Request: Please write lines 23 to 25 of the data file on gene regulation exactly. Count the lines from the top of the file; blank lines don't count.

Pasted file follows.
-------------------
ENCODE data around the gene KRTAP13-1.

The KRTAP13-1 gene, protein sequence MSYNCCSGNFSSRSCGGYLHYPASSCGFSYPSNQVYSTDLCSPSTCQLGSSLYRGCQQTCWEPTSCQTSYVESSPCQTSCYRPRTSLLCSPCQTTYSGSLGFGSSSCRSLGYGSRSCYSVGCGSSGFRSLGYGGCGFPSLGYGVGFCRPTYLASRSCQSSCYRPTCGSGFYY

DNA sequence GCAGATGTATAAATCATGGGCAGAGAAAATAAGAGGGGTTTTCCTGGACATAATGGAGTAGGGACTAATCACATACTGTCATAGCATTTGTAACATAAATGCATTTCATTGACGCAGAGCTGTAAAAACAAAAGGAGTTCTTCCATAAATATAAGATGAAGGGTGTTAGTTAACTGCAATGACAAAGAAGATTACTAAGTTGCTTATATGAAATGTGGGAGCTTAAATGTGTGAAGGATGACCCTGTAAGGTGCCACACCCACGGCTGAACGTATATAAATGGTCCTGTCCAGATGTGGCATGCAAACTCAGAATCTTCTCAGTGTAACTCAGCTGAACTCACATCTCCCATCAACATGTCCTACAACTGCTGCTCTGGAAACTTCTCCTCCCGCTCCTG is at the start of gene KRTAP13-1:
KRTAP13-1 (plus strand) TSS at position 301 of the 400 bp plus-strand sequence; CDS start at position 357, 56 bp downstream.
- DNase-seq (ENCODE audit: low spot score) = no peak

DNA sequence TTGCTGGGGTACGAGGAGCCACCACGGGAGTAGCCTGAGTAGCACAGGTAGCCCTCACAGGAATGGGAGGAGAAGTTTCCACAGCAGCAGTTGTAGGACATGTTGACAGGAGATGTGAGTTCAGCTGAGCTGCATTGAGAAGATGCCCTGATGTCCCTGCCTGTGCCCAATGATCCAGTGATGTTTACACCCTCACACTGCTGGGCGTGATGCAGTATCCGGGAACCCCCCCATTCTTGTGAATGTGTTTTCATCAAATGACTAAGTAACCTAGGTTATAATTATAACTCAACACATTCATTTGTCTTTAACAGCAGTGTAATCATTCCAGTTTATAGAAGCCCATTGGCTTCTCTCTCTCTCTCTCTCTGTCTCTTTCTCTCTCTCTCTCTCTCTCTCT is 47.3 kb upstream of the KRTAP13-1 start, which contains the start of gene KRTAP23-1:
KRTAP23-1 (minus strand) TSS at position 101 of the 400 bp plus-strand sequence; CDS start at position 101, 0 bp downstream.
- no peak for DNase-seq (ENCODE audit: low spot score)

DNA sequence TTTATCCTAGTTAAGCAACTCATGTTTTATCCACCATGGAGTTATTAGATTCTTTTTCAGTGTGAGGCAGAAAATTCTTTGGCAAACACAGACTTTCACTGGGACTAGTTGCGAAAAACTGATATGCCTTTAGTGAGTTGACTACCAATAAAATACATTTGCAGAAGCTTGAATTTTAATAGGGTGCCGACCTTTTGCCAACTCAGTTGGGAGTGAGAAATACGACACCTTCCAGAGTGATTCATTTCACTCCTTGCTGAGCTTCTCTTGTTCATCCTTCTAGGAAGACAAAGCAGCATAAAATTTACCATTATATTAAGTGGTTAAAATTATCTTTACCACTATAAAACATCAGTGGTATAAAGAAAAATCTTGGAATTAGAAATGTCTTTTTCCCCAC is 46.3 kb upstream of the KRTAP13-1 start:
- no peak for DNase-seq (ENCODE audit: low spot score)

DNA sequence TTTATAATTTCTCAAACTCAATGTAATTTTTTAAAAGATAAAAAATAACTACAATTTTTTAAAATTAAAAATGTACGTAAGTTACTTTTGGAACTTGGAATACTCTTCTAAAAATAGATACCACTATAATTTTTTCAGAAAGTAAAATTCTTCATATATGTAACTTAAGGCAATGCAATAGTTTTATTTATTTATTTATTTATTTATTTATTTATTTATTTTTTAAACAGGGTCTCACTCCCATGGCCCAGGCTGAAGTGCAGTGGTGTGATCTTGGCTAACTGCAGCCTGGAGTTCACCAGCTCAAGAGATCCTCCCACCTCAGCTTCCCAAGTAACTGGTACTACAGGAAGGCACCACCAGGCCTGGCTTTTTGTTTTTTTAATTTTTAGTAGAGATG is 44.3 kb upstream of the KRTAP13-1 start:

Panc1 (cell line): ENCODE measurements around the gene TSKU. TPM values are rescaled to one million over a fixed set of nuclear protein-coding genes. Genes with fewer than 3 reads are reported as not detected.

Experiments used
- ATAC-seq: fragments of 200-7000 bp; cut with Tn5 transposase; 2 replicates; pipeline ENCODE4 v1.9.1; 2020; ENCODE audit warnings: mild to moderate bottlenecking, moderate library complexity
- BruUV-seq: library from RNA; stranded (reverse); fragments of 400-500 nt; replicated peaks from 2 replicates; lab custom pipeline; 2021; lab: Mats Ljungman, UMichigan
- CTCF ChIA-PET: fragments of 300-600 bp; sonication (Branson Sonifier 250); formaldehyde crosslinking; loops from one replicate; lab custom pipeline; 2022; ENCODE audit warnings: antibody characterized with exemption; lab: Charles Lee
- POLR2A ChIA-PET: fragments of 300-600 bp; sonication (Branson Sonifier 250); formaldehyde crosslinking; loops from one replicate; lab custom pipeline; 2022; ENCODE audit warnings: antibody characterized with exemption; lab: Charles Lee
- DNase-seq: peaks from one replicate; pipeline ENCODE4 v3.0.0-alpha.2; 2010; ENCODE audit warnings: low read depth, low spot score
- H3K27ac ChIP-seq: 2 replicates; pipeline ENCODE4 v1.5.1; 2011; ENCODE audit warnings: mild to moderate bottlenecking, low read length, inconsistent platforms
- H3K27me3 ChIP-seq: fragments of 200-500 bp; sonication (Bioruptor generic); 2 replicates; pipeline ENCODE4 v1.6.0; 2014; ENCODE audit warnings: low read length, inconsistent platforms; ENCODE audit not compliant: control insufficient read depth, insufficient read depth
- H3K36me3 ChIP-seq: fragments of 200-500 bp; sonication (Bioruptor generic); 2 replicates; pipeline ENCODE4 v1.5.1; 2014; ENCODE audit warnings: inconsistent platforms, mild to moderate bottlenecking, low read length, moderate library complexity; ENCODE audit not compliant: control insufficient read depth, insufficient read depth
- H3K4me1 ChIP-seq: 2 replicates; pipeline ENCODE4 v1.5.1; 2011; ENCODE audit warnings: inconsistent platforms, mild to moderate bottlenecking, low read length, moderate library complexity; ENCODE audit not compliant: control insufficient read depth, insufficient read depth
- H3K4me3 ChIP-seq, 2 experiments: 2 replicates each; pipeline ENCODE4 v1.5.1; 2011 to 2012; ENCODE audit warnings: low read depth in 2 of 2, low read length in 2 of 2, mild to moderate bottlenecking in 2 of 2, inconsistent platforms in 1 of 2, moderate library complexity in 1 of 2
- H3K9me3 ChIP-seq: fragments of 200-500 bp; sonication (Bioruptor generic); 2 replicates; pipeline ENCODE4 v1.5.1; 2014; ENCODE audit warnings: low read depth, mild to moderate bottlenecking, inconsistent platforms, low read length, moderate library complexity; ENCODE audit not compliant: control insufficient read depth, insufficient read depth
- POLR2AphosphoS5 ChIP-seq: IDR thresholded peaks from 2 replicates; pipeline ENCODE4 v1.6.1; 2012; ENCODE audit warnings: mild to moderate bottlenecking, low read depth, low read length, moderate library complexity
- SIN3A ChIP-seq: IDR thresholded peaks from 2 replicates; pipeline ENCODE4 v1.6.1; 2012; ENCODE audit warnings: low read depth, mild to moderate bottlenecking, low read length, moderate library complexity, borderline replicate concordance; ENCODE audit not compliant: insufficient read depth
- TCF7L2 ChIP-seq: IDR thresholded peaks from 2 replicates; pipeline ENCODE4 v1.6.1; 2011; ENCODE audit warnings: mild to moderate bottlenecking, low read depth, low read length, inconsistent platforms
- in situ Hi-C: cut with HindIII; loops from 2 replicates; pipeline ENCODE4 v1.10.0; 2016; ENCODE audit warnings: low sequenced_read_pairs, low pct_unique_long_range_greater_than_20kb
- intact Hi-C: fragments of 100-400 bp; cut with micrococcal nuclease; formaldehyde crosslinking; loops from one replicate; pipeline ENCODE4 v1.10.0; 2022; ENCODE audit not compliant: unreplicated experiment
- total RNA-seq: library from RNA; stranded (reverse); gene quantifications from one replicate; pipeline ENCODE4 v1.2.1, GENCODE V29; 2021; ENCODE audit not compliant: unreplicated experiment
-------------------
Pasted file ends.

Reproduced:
- H3K4me3 ChIP-seq, 2 experiments: 2 replicates each; pipeline ENCODE4 v1.5.1; 2011 to 2012; ENCODE audit warnings: low read depth in 2 of 2, low read length in 2 of 2, mild to moderate bottlenecking in 2 of 2, inconsistent platforms in 1 of 2, moderate library complexity in 1 of 2
- H3K9me3 ChIP-seq: fragments of 200-500 bp; sonication (Bioruptor generic); 2 replicates; pipeline ENCODE4 v1.5.1; 2014; ENCODE audit warnings: low read depth, mild to moderate bottlenecking, inconsistent platforms, low read length, moderate library complexity; ENCODE audit not compliant: control insufficient read depth, insufficient read depth
- POLR2AphosphoS5 ChIP-seq: IDR thresholded peaks from 2 replicates; pipeline ENCODE4 v1.6.1; 2012; ENCODE audit warnings: mild to moderate bottlenecking, low read depth, low read length, moderate library complexity